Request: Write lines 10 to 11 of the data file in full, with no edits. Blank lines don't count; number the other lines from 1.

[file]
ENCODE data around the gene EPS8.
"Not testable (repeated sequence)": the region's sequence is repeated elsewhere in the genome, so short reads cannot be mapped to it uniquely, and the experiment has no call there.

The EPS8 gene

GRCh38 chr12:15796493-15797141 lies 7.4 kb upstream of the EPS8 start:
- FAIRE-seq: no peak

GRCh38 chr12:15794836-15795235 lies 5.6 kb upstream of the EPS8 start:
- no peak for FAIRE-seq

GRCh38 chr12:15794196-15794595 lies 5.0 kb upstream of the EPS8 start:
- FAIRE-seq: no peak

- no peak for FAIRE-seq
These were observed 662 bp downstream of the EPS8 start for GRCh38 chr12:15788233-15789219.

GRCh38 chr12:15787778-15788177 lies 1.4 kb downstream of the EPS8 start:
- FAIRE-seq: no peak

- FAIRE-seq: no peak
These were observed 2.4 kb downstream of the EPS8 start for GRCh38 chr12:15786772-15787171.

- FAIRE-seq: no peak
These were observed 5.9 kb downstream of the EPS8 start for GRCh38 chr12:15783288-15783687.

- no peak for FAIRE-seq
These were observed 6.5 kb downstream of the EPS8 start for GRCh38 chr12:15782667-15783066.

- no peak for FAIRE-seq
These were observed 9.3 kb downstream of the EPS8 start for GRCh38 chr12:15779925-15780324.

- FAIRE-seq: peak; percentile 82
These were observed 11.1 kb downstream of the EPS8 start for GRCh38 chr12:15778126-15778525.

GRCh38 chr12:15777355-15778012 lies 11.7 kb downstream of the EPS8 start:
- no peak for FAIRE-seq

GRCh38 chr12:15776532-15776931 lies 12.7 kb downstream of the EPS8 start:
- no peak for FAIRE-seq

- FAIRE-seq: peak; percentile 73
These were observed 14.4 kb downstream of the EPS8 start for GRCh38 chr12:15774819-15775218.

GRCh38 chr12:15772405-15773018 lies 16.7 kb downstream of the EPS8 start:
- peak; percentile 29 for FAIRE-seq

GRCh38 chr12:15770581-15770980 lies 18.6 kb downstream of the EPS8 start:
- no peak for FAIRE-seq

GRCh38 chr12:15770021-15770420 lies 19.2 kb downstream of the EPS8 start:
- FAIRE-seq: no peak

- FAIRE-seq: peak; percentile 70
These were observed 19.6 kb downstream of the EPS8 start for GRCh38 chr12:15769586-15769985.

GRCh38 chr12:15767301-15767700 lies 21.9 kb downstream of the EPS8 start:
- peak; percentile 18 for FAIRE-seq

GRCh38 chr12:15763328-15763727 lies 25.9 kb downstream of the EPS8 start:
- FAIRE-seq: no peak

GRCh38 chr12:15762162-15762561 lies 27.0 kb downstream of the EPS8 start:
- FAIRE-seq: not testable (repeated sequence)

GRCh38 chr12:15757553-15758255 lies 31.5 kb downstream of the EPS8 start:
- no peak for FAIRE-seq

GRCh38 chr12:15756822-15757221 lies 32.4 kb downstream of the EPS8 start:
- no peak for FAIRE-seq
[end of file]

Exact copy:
- no peak for FAIRE-seq
These were observed 662 bp downstream of the EPS8 start for GRCh38 chr12:15788233-15789219.